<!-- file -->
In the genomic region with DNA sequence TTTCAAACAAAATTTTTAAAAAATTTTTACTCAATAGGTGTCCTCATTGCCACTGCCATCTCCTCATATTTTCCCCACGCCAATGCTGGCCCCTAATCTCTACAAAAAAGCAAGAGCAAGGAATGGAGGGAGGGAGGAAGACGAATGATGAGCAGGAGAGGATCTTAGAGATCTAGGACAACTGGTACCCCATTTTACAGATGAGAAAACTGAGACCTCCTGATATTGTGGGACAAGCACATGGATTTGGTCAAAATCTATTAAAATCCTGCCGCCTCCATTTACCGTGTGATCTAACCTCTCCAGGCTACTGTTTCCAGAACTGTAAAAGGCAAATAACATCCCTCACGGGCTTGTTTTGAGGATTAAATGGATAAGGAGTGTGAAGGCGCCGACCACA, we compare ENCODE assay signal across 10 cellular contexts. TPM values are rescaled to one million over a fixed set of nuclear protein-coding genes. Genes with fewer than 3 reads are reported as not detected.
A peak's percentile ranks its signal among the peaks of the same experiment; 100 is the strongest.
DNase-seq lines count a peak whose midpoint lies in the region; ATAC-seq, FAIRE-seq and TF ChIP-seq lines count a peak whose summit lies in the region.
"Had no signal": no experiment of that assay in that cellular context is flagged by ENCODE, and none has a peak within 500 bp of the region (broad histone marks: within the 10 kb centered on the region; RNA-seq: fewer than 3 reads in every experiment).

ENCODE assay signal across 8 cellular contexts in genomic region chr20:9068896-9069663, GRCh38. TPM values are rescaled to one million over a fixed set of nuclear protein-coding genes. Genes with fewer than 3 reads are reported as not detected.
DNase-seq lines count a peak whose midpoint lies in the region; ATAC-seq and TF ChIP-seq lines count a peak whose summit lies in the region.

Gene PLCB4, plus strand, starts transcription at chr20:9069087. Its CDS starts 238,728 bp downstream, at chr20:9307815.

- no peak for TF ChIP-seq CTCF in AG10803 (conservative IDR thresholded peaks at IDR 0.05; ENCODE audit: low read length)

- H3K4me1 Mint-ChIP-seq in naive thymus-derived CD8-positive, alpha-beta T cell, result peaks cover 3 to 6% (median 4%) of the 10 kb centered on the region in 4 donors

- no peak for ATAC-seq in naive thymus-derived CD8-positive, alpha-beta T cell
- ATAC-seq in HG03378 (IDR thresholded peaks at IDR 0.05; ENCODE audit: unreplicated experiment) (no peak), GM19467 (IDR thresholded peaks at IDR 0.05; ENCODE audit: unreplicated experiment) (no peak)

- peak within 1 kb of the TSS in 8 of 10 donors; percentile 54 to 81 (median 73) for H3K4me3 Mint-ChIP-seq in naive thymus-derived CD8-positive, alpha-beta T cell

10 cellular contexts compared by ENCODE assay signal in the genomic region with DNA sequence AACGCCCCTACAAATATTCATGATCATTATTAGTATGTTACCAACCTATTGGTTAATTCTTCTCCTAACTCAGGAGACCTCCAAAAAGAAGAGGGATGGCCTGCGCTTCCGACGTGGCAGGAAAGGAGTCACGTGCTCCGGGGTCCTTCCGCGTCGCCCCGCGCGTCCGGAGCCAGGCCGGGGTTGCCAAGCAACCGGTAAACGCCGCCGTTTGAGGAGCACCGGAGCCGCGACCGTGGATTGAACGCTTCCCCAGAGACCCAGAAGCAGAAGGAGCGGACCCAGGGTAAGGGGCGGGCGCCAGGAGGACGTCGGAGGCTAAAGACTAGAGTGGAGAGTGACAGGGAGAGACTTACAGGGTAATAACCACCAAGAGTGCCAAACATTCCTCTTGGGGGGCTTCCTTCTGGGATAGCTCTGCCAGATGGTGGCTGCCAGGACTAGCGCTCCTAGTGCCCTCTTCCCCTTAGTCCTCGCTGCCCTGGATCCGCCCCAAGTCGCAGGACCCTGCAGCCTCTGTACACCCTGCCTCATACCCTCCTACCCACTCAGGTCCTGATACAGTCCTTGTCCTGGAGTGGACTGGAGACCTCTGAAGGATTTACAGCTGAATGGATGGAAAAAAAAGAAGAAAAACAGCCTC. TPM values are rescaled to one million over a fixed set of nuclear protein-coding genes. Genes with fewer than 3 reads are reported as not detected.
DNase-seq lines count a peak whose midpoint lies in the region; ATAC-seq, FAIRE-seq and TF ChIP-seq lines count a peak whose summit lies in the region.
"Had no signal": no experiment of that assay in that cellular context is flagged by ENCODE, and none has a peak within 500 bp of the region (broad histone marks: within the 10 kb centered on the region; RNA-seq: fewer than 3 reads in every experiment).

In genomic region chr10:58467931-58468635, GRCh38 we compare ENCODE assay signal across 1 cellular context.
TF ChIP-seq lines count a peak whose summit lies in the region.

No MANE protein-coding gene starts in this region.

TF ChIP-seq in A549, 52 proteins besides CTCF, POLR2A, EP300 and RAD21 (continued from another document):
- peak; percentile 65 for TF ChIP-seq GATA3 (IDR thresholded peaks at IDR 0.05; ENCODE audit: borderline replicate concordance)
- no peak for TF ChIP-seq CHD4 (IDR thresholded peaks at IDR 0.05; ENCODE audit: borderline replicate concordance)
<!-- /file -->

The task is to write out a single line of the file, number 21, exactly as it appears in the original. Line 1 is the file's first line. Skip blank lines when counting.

- no peak for TF ChIP-seq CHD4 (IDR thresholded peaks at IDR 0.05; ENCODE audit: borderline replicate concordance)